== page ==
— Jytte Jensen, Associate Curator of Film and Video, The Museum of Modern Art

This event is free and open to the public, and was arranged by Professor Mick Hurbis-Cherrier, and  is sponsored by the  Film and Media Studies Department, and the IMA Development Fund. For further information, please contact David Pavlosky at: pav10023@gmail.com

April 6th

Capturing Palestine: Witnessing and Storytelling 

Date: Friday, April 6, 2012

Time: 7:30 p.m.

Venue: Union Docs (322 Union Ave Brooklyn, NY 11211), $9 Suggested Donation

Michael Kennedy explores the question of whether a photographer, researcher, artist, journalist, human rights worker or activist can meet the demands of objectivity and proof required in the documentation of rights abuses and still take the miraculous seriously?

Since late 2009, the West Bank village of Iraq Burin has been subject to land theft and increasing violence from the Israeli military and neighboring settlement of Bracha. In March 2010, the Israeli military entered the village and shot two teenage boys in the street. Counter to Israeli claims that no live ammunition was used, a U.N. report was issued on the incident containing three post-mortem photographs of entry and exit wounds on the boys’ bodies. Excluded from this report and other journalistic accounts is another image: dried blood in the street where the boys fell that spelled “Mohammed.”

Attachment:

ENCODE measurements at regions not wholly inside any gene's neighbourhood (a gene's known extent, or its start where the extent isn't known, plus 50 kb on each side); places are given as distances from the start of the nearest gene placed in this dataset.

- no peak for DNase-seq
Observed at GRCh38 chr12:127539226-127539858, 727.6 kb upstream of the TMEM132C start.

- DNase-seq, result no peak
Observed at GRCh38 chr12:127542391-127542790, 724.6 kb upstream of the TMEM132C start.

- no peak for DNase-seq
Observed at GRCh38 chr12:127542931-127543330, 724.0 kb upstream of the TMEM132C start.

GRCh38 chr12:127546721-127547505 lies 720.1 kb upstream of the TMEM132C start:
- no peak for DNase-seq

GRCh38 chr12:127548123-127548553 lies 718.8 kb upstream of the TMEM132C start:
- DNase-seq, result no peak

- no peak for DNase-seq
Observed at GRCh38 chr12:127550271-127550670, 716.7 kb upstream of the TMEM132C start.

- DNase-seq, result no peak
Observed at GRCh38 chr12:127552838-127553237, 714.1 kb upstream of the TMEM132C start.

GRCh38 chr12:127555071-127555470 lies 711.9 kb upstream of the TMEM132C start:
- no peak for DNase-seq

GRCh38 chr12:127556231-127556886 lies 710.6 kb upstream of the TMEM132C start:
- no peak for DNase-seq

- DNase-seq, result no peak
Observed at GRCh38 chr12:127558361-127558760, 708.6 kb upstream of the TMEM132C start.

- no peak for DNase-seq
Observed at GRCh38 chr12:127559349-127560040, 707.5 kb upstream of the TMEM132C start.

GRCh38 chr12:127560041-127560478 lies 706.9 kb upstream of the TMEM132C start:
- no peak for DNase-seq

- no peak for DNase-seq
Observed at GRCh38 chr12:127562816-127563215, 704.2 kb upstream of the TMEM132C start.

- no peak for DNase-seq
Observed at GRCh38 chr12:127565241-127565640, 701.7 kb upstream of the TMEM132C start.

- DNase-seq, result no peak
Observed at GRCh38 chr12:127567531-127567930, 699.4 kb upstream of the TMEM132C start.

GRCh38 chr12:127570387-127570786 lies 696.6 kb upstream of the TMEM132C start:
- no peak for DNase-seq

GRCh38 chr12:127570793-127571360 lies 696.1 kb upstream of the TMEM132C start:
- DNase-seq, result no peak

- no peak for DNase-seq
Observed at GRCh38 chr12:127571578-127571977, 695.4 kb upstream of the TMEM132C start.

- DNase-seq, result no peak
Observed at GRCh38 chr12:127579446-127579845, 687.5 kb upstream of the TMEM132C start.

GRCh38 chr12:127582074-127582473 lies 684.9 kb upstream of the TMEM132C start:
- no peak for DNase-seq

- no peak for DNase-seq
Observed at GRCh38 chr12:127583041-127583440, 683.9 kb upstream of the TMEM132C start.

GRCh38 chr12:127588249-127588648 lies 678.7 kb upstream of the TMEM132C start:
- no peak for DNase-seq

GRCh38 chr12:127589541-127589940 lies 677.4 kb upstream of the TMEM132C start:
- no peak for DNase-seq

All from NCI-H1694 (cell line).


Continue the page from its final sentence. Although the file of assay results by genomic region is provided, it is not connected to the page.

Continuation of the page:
Bio: Michael Kennedy is a photographer and doctoral candidate in the Department of Anthropology at Columbia University. His work considers the politics of representation by moving between artistic practice and the conventions of ethnography. He holds a M.A. in anthropology from the American University in Cairo, and has taught photography in the Department of Journalism at An Najah University. His writings and photography have appeared in publications and exhibits in the Middle East, Europe, and the United States.

This program is part of ArteEast’s 2012 series Making the Real: Practices of Documentation.

April 13th
School at ICP, 1114 Avenue of the Americas
Friday, April 13, 7:00pm

Join us for an exploration of vernacular image-making among Black Europeans and African Americans during the first half of the the twentieth century. Tina Campt’s new book Image Matters: Archive, Photography and the African Diaspora in Europeexamines how Black Germans and Black Britons used vernacular photography to create forms of identity and belonging that challenged racist stereotypes. The event brings together scholars, photographers, archivists, and curators of visual culture in the African Diaspora for a discussion of Campt’s work and the insights it offer on how black communities articulate their place in their society through the photographic image. Reception will follow.

Participants:
Tina Campt, Barnard College
Deborah Willis, New York University
Kellie Jones, Columbia University
Kobena Mercer, Yale University
Brian Wallis, International Center of Photography

Sponsored by ICP, Barnard College Africana Studies Program, and the Institute for Research on Women and Gender at Columbia University.

Book Signing: Ed Kashi’s Witness Number 8
ICP Store, 1133 Avenue of the Americas
Friday, April 13, 6:00pm–7:30pm

Join Ed Kashi for a signing of his book Witness Number 8: Photojournalisms.